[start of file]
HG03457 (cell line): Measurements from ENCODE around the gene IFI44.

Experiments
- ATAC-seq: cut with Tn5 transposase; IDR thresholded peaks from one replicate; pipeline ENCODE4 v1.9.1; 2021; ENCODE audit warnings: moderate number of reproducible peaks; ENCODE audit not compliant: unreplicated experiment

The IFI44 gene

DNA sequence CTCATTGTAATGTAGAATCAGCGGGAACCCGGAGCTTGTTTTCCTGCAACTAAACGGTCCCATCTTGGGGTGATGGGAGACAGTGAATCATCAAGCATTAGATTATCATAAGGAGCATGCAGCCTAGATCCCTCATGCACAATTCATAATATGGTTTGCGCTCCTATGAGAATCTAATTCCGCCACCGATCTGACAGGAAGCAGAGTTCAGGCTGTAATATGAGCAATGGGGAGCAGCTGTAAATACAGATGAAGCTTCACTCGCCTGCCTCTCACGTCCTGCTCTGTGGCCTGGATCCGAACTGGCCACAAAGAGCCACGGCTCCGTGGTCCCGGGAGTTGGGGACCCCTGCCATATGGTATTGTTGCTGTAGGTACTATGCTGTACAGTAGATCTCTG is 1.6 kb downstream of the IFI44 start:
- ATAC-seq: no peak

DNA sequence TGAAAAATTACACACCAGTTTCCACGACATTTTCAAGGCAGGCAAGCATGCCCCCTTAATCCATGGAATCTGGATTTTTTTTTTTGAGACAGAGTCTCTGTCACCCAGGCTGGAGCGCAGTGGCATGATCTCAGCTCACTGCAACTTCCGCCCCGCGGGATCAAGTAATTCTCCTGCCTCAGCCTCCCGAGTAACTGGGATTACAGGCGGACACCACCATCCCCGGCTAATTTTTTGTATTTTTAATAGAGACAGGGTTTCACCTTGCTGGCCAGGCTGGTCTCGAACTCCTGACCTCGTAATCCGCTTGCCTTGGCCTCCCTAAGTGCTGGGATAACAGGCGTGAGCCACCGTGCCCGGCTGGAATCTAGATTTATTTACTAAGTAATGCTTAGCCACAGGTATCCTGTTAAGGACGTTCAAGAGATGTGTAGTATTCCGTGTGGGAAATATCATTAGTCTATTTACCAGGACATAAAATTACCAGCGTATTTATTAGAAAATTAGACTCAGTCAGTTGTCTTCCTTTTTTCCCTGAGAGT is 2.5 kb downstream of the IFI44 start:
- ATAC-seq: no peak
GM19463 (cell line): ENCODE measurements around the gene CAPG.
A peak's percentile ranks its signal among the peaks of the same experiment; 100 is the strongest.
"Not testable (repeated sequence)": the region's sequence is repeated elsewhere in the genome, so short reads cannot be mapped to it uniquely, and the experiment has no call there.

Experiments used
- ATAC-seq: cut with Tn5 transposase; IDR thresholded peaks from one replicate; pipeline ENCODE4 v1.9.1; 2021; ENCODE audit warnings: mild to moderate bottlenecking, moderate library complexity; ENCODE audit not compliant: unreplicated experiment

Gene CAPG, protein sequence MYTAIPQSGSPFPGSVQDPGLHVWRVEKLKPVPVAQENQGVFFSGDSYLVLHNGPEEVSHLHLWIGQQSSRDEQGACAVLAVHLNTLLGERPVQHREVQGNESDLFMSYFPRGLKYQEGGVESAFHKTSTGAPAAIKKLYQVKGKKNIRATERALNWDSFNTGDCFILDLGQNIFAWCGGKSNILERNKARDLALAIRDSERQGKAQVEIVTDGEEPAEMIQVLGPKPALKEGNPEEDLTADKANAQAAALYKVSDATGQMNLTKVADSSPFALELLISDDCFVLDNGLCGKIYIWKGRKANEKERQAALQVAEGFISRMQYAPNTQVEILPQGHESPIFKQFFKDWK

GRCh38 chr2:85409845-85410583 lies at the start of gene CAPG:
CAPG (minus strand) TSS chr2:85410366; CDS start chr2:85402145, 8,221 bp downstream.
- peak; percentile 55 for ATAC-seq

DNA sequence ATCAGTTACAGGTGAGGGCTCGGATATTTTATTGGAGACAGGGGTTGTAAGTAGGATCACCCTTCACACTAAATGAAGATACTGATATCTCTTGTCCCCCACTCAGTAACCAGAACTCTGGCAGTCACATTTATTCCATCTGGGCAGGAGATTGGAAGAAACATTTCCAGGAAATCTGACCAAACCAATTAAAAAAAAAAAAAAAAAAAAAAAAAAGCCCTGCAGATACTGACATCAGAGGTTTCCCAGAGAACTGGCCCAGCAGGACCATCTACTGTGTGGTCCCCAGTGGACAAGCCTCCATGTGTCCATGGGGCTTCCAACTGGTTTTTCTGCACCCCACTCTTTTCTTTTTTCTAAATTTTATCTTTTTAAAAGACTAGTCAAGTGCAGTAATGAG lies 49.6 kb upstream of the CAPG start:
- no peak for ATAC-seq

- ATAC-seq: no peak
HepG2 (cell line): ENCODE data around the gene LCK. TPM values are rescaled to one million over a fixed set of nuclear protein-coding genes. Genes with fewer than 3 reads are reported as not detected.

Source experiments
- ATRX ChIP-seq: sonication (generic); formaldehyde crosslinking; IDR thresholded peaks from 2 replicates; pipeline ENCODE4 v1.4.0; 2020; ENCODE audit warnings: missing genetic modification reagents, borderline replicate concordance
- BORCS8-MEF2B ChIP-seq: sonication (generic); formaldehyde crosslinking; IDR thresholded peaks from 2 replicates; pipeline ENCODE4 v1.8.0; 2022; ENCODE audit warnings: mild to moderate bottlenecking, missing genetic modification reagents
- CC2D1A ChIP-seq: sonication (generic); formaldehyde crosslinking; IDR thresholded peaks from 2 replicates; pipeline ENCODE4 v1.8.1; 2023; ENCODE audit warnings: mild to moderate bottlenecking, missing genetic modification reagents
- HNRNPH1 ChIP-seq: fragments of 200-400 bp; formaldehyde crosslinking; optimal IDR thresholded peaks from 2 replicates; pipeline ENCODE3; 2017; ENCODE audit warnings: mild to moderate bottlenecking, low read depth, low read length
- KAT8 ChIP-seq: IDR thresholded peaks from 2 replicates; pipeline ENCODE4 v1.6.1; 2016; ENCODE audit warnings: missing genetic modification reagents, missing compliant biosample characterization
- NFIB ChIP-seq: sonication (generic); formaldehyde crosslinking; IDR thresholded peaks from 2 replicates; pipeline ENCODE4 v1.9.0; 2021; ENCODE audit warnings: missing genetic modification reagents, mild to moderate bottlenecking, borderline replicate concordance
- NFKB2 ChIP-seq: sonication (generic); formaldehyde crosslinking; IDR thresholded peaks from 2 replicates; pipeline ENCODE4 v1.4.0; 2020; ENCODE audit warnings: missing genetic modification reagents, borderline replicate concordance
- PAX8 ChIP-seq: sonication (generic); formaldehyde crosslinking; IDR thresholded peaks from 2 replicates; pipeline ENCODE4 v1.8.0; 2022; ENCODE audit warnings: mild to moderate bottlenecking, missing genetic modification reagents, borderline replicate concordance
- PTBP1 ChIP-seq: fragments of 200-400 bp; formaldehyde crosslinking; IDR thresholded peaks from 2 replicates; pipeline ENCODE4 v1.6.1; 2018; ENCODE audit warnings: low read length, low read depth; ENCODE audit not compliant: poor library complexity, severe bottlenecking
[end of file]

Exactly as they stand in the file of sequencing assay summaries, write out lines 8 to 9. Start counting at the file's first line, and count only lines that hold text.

- ATAC-seq: no peak
GM19463 (cell line): ENCODE measurements around the gene CAPG.